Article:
Skinroom started off as a Summer School project in the end of 2015. I’d discussed previously with Geoff Clarke that I had the intention to curate a couple of small exhibitions in pop-up spaces in town, like in empty retail spaces. I was living in Frankton at the time and was walking around looking for spaces and came across the Skinroom building on Commerce Street. It looked like it was empty so I Googled the address and arranged a viewing. Geoff came along, and we agreed to go into business as a gallery together. We signed the lease and got to work renovating the inside. The space had been used previously as a tattoo shop but had been empty for years. We found just piles of stuff, old tattoo needles, bits of old flash, a photocopier (broken), a huge kiln (available if anyone wants it), a safe (that we still haven’t got into), fishing rods and a 1980s dentist char. A group of very dedicated, wonderful friends spent 3 months cleaning the space out, bogging holes, painting walls, learning how to lay concrete, building walls and making the building more secure. Our first exhibition opened in February 2016. The show was a conglomeration of Hamilton art talent, both emerging and established artists exhibited, and the support was incredible, we had the most amazing turnout. Skinroom has been open for a year and a half now, we’ve exhibited 21 shows, and the support from the local community is still really present, and we are very thankful for that.
I applied for a position at Wallace Gallery Morrinsville about a month before I found out that I had been accepted as a part of a group of 6 students from Wintec to travel to Chengdu, China under the Prime Minister’s Scholarship for Asia. I thought I was a wee bit under qualified, but I’d had a bit of experience in curating, and admin at Skinroom, so I gave it a go. I found that I had been accepted for the role, and had to tell Justin (Morgan) that I couldn’t take it because I was leaving to China. Unbelievably, they held the job for me for 6 months while I finished my degree in Chengdu, and I’ve now been the assistant curator/administrator at the Wallace Gallery in Morrinsville for almost 5 months. Just recently I curated an exhibition here entitled The Shape of Things to Come, a show of Wintec graduate work as a look into what happens after art school, and to demonstrate that the end of art school doesn’t mean the end of making art.
I’m also currently studying towards a Masters degree in Cultural and Creative Practice at AUT in Auckland, and have been asked to curate the gallery space at the front of the meteor Theatre on Victoria Street.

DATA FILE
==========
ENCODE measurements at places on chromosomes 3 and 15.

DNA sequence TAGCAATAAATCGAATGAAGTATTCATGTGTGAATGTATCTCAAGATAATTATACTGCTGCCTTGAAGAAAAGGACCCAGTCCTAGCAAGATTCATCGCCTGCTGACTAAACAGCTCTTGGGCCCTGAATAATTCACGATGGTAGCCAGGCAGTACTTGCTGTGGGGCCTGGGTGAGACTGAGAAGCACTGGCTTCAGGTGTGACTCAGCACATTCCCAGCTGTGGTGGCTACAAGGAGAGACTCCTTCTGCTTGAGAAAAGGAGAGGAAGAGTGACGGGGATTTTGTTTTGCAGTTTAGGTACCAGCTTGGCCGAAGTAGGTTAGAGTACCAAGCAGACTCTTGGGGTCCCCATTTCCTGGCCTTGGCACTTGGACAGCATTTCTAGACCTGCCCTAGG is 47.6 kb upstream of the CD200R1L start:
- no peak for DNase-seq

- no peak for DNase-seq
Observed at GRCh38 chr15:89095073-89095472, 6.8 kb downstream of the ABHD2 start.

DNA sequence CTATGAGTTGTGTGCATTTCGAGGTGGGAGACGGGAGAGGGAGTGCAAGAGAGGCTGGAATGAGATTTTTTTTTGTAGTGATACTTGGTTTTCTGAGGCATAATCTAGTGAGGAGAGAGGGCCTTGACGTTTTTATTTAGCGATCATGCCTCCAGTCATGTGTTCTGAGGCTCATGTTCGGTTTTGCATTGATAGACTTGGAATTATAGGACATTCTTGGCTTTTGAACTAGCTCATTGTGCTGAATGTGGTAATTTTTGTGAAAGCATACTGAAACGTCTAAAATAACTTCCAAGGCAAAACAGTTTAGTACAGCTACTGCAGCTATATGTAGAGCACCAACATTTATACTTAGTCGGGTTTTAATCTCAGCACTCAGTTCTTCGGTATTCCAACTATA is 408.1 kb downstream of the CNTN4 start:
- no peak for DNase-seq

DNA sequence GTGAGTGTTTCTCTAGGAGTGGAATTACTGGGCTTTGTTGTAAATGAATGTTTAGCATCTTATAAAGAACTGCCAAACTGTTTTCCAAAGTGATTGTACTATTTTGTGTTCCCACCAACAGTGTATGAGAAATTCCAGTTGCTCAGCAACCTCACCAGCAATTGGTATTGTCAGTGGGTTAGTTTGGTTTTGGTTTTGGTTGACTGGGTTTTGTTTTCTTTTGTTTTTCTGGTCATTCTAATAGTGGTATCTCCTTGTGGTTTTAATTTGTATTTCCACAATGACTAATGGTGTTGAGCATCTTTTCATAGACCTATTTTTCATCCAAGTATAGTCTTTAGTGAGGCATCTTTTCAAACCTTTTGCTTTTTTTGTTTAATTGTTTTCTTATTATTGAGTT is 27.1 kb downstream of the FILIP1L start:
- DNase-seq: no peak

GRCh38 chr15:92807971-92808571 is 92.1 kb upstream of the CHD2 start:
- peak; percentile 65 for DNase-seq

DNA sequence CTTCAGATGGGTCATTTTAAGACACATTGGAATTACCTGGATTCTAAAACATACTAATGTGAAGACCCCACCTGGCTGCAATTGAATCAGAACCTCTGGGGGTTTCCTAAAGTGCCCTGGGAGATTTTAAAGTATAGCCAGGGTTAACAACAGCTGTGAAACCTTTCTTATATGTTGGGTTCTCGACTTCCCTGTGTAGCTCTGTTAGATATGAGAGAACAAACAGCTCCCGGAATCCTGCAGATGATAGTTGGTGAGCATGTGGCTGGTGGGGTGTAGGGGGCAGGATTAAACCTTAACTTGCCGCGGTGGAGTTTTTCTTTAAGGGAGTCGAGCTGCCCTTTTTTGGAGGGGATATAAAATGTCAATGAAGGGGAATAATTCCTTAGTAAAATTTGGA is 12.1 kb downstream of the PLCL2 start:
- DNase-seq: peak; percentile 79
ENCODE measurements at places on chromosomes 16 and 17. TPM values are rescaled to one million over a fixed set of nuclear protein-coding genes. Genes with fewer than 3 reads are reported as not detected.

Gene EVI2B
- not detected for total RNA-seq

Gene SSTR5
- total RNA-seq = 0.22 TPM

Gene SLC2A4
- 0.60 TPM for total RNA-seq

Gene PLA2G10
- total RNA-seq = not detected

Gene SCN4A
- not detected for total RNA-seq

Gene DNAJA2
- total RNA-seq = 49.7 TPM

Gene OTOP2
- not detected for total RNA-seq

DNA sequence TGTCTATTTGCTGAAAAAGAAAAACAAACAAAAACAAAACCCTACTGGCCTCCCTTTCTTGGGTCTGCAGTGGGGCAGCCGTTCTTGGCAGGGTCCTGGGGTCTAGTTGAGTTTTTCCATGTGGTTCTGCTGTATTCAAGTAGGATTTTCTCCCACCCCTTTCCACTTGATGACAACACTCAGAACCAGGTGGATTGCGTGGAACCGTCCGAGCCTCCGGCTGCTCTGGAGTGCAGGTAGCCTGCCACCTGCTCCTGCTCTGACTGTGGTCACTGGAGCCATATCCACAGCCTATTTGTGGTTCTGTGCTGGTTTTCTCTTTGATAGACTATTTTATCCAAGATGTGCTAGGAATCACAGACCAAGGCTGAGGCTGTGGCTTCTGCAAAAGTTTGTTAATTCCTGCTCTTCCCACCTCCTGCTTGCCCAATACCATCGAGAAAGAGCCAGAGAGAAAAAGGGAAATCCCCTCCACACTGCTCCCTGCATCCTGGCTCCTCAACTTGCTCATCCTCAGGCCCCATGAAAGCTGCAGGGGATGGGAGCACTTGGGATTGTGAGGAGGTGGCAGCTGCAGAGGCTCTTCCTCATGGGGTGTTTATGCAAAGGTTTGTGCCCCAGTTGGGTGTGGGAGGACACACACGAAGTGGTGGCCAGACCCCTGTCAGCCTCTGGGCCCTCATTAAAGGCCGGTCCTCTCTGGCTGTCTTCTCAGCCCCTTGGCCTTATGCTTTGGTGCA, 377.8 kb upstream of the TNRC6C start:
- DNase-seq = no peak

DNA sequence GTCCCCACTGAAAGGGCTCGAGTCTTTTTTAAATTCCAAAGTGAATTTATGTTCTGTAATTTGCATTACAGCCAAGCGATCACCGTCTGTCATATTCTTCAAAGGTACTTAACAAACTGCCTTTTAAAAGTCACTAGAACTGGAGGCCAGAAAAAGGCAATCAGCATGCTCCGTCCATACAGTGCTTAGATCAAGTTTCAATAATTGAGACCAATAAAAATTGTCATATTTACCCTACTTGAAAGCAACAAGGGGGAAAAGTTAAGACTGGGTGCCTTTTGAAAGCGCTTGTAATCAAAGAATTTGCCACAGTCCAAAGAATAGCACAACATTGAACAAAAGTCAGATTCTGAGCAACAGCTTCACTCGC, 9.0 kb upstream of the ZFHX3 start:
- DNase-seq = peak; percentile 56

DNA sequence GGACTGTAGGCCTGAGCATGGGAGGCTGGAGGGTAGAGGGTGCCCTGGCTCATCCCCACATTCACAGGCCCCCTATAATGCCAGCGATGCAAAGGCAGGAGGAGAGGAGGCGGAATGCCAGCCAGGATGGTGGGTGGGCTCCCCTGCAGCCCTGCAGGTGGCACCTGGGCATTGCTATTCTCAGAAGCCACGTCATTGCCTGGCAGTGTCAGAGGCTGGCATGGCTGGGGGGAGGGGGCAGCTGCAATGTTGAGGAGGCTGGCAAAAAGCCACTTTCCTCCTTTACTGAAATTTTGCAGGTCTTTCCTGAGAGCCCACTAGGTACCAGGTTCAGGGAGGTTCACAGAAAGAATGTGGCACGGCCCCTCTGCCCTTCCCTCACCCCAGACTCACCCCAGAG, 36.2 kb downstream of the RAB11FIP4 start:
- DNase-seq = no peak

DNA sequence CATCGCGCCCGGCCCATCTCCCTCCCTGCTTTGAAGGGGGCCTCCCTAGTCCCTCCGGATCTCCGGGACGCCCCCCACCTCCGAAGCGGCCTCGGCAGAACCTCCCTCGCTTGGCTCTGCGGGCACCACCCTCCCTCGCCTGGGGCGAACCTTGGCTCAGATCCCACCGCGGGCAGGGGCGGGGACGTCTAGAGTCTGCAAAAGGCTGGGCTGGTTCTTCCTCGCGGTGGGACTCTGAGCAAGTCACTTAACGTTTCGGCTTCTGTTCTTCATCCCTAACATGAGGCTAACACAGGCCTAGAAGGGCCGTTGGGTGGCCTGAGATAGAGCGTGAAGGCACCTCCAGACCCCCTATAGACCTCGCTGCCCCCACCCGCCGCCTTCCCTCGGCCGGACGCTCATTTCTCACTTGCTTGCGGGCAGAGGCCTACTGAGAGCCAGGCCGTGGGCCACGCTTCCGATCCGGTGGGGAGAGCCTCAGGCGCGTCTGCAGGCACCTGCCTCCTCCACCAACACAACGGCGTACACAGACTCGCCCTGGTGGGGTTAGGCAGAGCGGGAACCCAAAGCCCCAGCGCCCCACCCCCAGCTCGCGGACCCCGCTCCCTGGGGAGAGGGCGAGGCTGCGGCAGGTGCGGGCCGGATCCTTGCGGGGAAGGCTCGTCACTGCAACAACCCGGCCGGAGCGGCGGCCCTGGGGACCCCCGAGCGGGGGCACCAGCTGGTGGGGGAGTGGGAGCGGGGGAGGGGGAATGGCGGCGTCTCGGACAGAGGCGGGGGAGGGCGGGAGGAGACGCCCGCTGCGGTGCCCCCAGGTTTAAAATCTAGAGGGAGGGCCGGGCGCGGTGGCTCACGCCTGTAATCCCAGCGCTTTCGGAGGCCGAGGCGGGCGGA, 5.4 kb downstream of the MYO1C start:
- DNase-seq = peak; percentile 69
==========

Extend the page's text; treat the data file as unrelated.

What’s your #1 piece of advice for a new Media Arts student?
I’d say treat everything that you do for an assignment as a piece of professional work. If you’re making the work anyway, why not make it to a standard that you can exhibit it and potentially make some cash while you study, or start getting your name out there. You’re studying a degree in Media Arts hopefully because you’d like to continue to work in the creative sector after you graduate, use your time at tech to meet people who you can work with in the future, and treat everything you make as if it’s a direct reflection of you. Go big, too – while you’ve got the facilities.
Big thanks to Eliza for sharing her story with us. Head to the Skinroom to view Eliza’s latest show and find her on her Instagram page for regular updates.
If reading Eliza’s story has left you feeling inspired then come along for a tour of our campus where you can learn more about studying Media Arts at Wintec.
Alan Deare of Area Design has worked on the identity for Spark Festival since 2012. In recent years the design process has included collaboration with creatives from a range of disciplines. This year’s design features some beautiful, unreleased typography by attending speaker Kris Sowersby of Klim Type Foundry.
In previous designs, the abstract visual motif signified the diversity of speakers attending Wintec’s Spark Festival. This year the motif remains but has morphed into a new dimension – 3D. With the help of motion graphics/filmmaker Murdoch Daly of One Man Crew, some abstract animation is used to create some “thumb-stopping” visual identities for the campaign’s social media promotion. The pair visited our Wintec campus and talked us through their collaborative process.
We spoke with 5 graphic design students after the industry talk and here’s what they had to say:
The talk made me want to learn more about 3D modelling.
It was great to see how you don’t always get it right the first time.
I liked seeing that even industry pros go through tests that may fail/ clients won’t always like it right away.
Type faces are important for feeling and ambience of an end product.
“Media-bites’ and ‘Thumb-stoppers’ are words I want to incorporate into my graphic design vocabulary.
Massive thanks to Alan Deare and Murdoch Daly for your industry talk. Discover more about them and their work on their websites Area Design and One Man Crew. Find out more about the design agency Klim Type Foundry here.
Spark International Festival of Music, Media, Arts & Design, is an annual celebration of the creative industry from journalism, commercial music, design to visual arts. The four-day festival is coming up in August, 14-17th. The festival is free to attend and open to all, you can find the programme online here. Be sure to follow the Spark Festival social channels to see the #SPARK17 identity in action.